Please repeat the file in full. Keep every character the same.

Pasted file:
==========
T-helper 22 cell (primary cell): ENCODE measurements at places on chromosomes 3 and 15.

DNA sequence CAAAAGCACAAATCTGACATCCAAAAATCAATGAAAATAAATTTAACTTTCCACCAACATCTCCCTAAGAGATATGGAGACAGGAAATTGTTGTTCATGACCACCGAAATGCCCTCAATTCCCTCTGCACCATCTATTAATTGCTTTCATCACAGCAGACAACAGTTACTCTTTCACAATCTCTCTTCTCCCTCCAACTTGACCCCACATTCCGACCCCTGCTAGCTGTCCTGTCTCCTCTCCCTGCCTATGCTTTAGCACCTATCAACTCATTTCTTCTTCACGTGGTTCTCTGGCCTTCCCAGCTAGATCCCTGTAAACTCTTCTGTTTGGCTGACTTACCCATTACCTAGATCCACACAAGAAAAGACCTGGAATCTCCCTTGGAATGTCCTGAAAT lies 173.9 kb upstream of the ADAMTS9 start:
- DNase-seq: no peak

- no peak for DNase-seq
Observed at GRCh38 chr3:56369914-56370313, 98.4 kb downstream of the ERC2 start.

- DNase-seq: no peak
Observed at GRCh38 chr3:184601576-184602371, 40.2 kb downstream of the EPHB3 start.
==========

T-helper 22 cell (primary cell): ENCODE measurements at places on chromosomes 3 and 15.

DNA sequence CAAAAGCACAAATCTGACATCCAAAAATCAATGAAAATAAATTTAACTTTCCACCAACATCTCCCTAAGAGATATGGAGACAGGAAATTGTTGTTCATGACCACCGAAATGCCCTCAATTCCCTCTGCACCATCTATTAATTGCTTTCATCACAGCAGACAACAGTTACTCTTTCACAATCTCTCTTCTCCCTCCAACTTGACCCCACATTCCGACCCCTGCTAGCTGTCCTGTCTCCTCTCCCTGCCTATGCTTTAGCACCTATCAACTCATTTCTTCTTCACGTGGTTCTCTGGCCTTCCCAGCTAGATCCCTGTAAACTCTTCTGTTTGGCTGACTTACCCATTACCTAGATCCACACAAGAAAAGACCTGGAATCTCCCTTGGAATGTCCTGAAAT lies 173.9 kb upstream of the ADAMTS9 start:
- DNase-seq: no peak

- no peak for DNase-seq
Observed at GRCh38 chr3:56369914-56370313, 98.4 kb downstream of the ERC2 start.

- DNase-seq: no peak
Observed at GRCh38 chr3:184601576-184602371, 40.2 kb downstream of the EPHB3 start.